Remember my story above working for a dealer with a large rental fleet of other dealers’ equipment? Whenever there was a repair on a piece of equipment, we did not have the tooling or training on, I’d send to the local dealer. I sent the machine to the local dealer and not a shade tree outfit. Why? I knew the shade tree outfit had lesser labor rates and would figure it out eventually, but the dealer had trained techs, proper tooling and OEM technical support if needed. I knew I’d get a good repair, faster turn around time and most importantly, a product support warranty I could count on. I’d call ahead to let the service manager know the machine was coming in, a description of the issue and a request for a written estimate as soon as possible. A day or so later the service manager or service writer would call and send over the estimate.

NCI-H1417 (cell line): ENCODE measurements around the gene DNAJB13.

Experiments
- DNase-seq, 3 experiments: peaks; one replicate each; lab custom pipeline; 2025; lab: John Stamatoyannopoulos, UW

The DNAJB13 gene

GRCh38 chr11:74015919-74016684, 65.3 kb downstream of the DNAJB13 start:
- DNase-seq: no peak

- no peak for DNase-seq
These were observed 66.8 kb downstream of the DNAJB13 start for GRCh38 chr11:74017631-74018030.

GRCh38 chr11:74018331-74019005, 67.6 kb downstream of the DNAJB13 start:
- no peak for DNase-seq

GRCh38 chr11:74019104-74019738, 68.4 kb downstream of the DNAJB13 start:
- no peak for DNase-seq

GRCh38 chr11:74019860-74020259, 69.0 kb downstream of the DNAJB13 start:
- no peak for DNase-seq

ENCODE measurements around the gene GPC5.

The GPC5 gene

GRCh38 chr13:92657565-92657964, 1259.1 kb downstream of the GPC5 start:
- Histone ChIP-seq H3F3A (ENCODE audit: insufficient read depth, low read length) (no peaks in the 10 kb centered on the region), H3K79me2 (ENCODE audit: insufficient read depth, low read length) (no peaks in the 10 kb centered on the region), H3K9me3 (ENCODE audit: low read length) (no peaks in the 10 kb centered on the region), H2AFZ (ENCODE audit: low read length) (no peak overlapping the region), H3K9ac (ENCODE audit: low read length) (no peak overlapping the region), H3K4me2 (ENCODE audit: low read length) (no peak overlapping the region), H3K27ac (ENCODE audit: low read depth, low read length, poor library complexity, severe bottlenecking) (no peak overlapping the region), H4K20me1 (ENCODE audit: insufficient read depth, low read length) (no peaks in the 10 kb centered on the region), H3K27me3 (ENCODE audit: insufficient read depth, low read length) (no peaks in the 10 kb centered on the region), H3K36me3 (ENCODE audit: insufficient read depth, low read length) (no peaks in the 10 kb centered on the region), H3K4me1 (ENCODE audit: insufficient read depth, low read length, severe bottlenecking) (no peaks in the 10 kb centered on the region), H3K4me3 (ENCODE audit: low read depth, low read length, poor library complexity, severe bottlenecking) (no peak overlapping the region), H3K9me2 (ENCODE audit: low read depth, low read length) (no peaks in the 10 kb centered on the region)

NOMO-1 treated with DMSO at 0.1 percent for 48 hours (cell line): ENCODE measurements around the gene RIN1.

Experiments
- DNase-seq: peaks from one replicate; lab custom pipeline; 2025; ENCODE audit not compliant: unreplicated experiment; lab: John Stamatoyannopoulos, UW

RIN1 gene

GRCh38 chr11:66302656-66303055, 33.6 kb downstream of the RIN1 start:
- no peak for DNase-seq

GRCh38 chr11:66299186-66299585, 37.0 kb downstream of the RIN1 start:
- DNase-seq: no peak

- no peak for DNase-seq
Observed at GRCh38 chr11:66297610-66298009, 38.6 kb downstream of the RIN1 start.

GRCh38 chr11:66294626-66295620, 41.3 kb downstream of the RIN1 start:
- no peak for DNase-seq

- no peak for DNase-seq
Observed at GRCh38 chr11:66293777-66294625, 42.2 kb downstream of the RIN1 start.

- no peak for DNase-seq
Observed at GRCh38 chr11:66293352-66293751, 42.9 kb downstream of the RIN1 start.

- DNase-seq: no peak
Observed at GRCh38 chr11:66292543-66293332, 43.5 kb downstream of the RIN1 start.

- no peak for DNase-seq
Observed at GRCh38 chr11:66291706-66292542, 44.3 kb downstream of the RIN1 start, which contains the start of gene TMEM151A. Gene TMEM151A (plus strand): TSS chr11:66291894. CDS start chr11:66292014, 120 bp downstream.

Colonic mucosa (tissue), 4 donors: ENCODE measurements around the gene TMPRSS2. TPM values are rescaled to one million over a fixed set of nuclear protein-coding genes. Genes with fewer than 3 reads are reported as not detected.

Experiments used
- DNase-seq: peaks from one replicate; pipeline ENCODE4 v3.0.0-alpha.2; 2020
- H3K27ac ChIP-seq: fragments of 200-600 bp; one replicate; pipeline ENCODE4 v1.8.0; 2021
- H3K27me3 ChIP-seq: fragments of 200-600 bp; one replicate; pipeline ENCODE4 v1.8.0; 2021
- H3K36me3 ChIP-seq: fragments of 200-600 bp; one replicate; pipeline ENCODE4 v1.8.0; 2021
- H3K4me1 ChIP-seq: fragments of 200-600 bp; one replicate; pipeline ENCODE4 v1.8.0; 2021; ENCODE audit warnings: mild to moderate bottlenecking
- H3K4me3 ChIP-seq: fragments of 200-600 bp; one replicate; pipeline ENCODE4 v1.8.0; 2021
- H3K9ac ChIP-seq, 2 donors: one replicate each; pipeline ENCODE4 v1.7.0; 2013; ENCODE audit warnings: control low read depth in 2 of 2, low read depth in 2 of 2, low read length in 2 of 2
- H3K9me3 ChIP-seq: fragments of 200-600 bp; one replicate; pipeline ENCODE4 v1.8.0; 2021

The estimate could have been well below what I was expecting, for example all the machine needed was a sensor and not the entire harness as our techs had determined. But no matter how high or low the estimate was I always said the same thing (I mixed up the words a bit not to be too predictable) YOUR KILLING ME!!  And almost immediately I would be offered a revision of the quote with some level of a discount. My expectations were the estimate I would be getting would be thought out, based on OEM time guides, the right amount of labor included along with any additional shop costs (consumables). Rarely did the person calling me try to explain the costs and justify the estimate. When a service manager or service writer immediately drops to a discount it may tell the customer that he or she just shot from the hip, or perhaps your tried to fat finger the estimate.